The 7 Questions Job Seekers Need to Ask

The U.S. unemployment rate rose from 5 percent in April to 5.5 percent in May, its highest level since October 2004, just as a new crop of college grads faces the most challenging job market in years. The stiff competition means everyone looking for work must step up their game in the job search.

It's no longer just who you know. In today's economy you must focus deliberately on who knows you. Job seekers should aggressively market themselves to decision-makers and the people who influence those decision-makers. You must also do an honest assessment of your efforts to determine if you're doing everything you possibly can to secure an offer.


Ask yourself these 7 questions:

Am I looking in the right places?: If your industry is in turmoil right now, don't sit around waiting for things to improve. Look to transfer your skills to another industry. If you performed marketing duties in the hard-hit construction industry, try seeking a marketing-related position in health care administration, which has added jobs. If your small employer is cutting back the hours of its sales staff, look at its competitors that could benefit from your sales success. If your airline is laying off its flight attendants, shift your focus to an opportunity in tourism PR or hotel concierge services. The idea is to think of at least three to five ways to apply what you know to a totally new line of work.

Am I top of mind?: Make a list of all of the people who know that you're looking for work. Then, make a list of the people who should know that you're looking. That second list should be your primary focus because it will likely include decision-makers at the employers you're targeting. Take the necessary steps to make your name known to them. You can accomplish this through internal referrals, alumni contacts, professional associations, industry blogs, online social networks, local career fairs and open houses, peers within the same field, and even old-fashioned cold calling.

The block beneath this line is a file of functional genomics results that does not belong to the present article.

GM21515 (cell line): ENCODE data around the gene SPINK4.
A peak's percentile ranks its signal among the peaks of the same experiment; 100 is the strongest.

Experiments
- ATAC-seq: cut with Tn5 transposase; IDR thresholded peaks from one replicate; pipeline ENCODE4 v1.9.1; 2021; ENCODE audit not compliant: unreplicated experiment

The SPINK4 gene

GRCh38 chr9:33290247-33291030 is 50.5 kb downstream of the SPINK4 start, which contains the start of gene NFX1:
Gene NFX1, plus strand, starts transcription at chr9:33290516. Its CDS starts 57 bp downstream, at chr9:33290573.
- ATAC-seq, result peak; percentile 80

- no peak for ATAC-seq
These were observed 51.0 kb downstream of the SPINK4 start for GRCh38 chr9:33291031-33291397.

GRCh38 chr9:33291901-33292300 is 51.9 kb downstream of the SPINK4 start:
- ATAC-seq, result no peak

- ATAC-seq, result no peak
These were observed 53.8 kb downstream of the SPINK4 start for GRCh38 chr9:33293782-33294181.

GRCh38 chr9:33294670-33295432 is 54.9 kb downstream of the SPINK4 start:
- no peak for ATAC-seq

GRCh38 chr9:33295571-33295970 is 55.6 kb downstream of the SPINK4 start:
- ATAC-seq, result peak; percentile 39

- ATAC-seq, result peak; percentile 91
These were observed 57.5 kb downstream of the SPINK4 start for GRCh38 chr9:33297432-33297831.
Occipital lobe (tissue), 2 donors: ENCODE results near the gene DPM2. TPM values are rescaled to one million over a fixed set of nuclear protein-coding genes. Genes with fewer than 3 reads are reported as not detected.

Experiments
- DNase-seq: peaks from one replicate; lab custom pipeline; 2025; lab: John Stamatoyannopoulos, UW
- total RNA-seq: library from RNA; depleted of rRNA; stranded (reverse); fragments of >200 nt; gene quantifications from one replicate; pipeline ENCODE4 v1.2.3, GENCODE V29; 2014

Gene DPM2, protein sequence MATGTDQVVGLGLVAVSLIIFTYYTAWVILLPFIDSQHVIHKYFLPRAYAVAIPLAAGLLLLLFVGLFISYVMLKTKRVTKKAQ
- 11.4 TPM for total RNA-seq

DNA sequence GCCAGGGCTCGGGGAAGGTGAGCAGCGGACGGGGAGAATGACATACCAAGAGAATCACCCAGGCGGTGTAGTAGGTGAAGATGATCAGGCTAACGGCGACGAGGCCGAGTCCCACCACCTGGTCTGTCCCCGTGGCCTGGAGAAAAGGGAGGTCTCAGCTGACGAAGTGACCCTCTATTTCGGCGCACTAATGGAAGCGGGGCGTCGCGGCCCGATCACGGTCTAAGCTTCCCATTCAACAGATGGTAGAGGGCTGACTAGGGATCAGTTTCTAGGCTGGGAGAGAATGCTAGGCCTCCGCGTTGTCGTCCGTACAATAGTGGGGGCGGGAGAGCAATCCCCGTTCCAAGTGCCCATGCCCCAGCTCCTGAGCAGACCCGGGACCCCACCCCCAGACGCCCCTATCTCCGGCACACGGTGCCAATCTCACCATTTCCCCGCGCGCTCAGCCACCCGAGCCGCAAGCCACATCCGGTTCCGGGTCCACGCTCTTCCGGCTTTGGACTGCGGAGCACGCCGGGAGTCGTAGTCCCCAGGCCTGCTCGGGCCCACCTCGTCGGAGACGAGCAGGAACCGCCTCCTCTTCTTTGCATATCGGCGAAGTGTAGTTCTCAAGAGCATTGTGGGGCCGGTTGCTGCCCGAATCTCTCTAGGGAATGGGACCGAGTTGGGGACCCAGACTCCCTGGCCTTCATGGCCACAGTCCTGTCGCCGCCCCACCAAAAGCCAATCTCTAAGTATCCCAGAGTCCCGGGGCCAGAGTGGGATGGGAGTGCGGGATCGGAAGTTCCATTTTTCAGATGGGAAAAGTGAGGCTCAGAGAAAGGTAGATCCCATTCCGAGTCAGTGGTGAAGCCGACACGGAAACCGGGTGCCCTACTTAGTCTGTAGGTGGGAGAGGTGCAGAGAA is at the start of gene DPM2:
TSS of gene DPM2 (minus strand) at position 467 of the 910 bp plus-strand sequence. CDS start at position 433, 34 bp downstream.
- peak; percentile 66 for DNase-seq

Am I memorable?: Standing out from the pack -- in a positive way -- will improve your chances for being considered. Showing up dressed like a clown or mailing inappropriate gimmicks to catch the attention of an employer will likely backfire. Instead, focus your efforts in a positive way. One college student created a magazine about herself that caught the attention of a recruiter. That would work for a professional at any age -- it isn't limited to the entry level. An event planner could put together a packet with photographs of her best functions. A sales professional can bind copies of reference letters from impressive clients who can vouch for his or her expertise and service. Don't wait to be asked for such collateral -- be proactive about producing something that's neat and brings your passion, your personality and your professional skills to life.

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